Blast from the past !
Scotland engages you in more ways that you can imagine!
Not to mention, it is the ultimate paradise for those seeking to soak in peace and serenity. However, it doesn’t disappoint others in the quest of mysteries, history and folklores, either.
In my previous blog, I wrote about Edinburg’s eerie aspect and the idea of ‘horror tourism’ they swear by (Scots, I tell you)! There are mysteries aplenty, in castles, manors, graveyards and museums, waiting to be unfolded. One just shall be willing to explore!
Like most other tourists, visiting the beautiful Edinburgh castle was on my wish list too. We had reached the Edinburgh bus station quite early in the morning and preferred to walk down till their main commercial area, Princes Street. Only to have a ‘feel’ of the historic city.
Strolling on the busy street, I looked up the hill. Standing majestically over the plug of an extinct volcano, the fortress beacons and how! It was more stunning than what I had seen in the pictures and ended up wanting to reach up to it.
There, however, was a hitch! The strangest thing I found about Edinburgh is that the hotels have an unusual check-in time at 3pm. With most tourists reaching the city in the morning (as major bus and train services arrive in early hours from various UK cities), finding a hotel to place your luggage and freshen up is difficult.
One will have to manage with public washrooms and tow one’s luggage around to site-seeing on having reached early. So did we!
Nonetheless, it being summers the place is full of enthusiastic travelers. Streets echo with enchanting vintage tunes, courtesy the ‘Kilt’ wearing bagpipers.
We reached up the castle hill only to find a long queue of ticket seekers.
It is highly recommended to book your tickets online in advance, especially, if visiting in tourist season.
One may find the ticket prices a little too high for a castle at 16 GBP per adult. However, considering how meticulously the 12th century fortress has been maintained, with every detail intact and heritage restored, the entry charges seem justified.
Once in, the view would take your breath away!
The castle stands on a hill not just over-looking the old and new towns of Edinburgh but also the Leith, the Scottish shoreline. The castle deck was especially designed to keep a keen eye on the lands and waters, simultaneously.
The scene from the upper deck of the castle is magnificent and too picture postcard-ish. Don’t forget to carry wide angled camera lenses for capturing extensive frames!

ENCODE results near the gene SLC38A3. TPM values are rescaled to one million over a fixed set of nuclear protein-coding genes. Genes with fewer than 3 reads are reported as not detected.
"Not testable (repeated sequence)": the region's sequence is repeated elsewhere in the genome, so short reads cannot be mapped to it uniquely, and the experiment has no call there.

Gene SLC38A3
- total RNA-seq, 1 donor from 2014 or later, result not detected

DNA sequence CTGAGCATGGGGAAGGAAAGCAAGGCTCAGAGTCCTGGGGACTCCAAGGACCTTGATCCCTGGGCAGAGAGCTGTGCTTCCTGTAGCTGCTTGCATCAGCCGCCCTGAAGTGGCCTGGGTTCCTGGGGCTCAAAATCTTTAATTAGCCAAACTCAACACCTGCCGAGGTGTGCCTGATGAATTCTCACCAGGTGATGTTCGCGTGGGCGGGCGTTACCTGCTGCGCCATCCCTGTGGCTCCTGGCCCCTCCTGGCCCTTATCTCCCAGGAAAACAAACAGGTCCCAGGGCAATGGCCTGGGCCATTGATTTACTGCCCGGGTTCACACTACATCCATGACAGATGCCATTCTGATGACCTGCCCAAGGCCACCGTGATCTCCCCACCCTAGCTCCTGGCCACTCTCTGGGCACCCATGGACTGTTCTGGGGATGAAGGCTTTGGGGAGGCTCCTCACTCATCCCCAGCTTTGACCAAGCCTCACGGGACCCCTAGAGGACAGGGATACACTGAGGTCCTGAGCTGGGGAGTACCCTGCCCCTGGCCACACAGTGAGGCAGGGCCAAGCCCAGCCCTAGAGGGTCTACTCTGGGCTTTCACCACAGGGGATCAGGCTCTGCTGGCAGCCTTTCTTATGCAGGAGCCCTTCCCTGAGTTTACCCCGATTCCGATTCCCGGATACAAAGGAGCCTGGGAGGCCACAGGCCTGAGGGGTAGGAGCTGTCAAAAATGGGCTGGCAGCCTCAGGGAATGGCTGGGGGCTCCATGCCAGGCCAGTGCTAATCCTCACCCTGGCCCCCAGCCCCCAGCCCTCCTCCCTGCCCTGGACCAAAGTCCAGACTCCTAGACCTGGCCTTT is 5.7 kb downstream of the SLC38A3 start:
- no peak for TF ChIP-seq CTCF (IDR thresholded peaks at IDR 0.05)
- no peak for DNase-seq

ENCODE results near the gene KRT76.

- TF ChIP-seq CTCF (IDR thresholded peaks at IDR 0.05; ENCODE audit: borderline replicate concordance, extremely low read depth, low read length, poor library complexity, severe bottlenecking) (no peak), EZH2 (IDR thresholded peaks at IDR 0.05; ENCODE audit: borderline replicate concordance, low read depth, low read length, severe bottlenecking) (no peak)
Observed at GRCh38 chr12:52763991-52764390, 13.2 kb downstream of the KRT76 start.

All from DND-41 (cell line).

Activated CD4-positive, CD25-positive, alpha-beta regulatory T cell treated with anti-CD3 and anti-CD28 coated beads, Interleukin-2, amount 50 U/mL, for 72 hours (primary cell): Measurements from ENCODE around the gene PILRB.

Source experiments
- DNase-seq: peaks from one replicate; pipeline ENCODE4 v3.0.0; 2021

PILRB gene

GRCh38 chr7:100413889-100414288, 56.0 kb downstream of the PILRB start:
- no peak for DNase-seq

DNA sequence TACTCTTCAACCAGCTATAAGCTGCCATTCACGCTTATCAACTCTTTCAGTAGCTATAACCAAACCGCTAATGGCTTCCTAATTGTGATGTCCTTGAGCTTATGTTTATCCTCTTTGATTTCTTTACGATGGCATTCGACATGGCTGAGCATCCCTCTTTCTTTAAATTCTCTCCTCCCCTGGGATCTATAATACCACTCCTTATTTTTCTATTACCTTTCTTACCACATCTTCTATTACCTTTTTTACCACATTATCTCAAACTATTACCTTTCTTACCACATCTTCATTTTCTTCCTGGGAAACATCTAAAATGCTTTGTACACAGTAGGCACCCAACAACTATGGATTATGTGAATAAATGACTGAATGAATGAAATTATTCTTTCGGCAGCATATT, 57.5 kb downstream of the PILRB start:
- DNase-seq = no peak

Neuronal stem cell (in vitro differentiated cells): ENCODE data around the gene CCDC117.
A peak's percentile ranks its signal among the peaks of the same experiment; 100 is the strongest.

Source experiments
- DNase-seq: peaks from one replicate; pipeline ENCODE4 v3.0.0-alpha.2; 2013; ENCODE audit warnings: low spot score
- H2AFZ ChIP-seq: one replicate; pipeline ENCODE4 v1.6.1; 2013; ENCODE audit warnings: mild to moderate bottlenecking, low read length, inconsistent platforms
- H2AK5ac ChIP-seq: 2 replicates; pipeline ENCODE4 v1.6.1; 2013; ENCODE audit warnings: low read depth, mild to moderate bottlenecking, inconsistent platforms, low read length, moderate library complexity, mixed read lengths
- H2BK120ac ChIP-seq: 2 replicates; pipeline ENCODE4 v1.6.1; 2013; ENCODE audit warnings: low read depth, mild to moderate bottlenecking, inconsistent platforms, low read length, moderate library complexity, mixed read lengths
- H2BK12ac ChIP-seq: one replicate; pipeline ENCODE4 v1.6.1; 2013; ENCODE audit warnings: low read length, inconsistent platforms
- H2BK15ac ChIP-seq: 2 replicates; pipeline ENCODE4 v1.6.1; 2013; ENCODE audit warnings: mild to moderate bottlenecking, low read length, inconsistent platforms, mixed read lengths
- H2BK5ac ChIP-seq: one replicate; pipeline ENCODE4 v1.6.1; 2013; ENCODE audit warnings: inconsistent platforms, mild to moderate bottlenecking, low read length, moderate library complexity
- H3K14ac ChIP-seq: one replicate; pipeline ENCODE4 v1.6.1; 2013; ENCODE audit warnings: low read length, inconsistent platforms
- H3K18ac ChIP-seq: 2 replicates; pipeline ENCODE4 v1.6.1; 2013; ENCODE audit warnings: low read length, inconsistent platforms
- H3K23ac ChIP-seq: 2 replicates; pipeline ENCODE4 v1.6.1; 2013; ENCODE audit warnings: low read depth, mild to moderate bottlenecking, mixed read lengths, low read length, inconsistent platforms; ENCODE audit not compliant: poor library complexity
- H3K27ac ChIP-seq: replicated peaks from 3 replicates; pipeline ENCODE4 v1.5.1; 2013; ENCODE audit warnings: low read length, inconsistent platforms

The other thing that instantly would catch one’s attention is the 15th-century siege cannon known as Mons Meg. The massive cannon with gun-stones are on display outside 12th century St. Margaret’s Chapel, the oldest surviving building in Scotland.
There is also a One O’ Clock cannon that fires exactly at 1p.m everyday. The cannon was installed in the 19th century to give sailors in the Leith and Firth of Forth a reminder of time. There are exceptions on Sundays, Good Fridays and Christmas.
Scotland experiences a wet and cold weather throughout the year. Carry an umbrella or raincoat always. The castle too has a lot of open space and walkways. Keeping raincoats would help you enjoy the experience, unperturbed.
We had waited in the queue for long and wanted a refreshments break. The Redcoat Café on the upper deck is a perfect place to relax. The eatery’s benches overlook the Leith and allow you to soak in some warm sun. However, I would like to mention that the castle doesn’t have any drinking water fountain or tap. If your kids are accompanying you, don’t forget to carry water and some refreshments with you.
Though, the castle is full of rich heritage spots and sections that will usher you into the era bygone, it was Crown Jewels hat left me wide-eyed.
The coronet, Sceptre and Sword Of State are the oldest crown jewels in the British Isles and were worn by Scottish monarchs for generations. Studded with sparkling gems and oozing royalty, the crown jewels have visitors queued up just to catch a glance at the castle!
But behold! Clicking pictures here is strictly prohibited. I am sourcing these pictures of the coronet and the Stone of Destiny from the official website of Scotland Tourism.
The Stone of Destiny might look like an ordinary chunk of rock, it, however, is the sole surviving witness of palace’s coronation ceremonies for over a thousand years. Kings of Scotland were enthroned on this rock for centuries. The Great Hall and Royal Palace are magnificent examples of architecture and opulence. Pay attention to the fine details of interiors and artillery on display at War Memorials.
Prisons of War is certainly not for faint hearted. Stuffy rat holes and cave like bunkers to jail war prisoners made me jittery.
It was though interesting to learn about inmates of those dark cells, captured from America, France, Poland, Denmark, Ireland etc, living in stone vaults for decades together. Working hard days and night to earn a piece of bread.
Edinburgh castle, as the saying goes, is built on stories. There are many floating in the air, a tale here, an anecdote there!
There are said to be secrets and mysteries hidden deep in the walls and foundation of the castle. Some suggest about the stealthy tunnels in secret rooms that run under the ground till the old town and served as safety passages in the time of emergencies. While I heard others claiming the castle to be a hub of paranormal activities.
Stories were aplenty and you must enjoy them. The sun was touching the horizon and we decided to return after our royal rendezvous!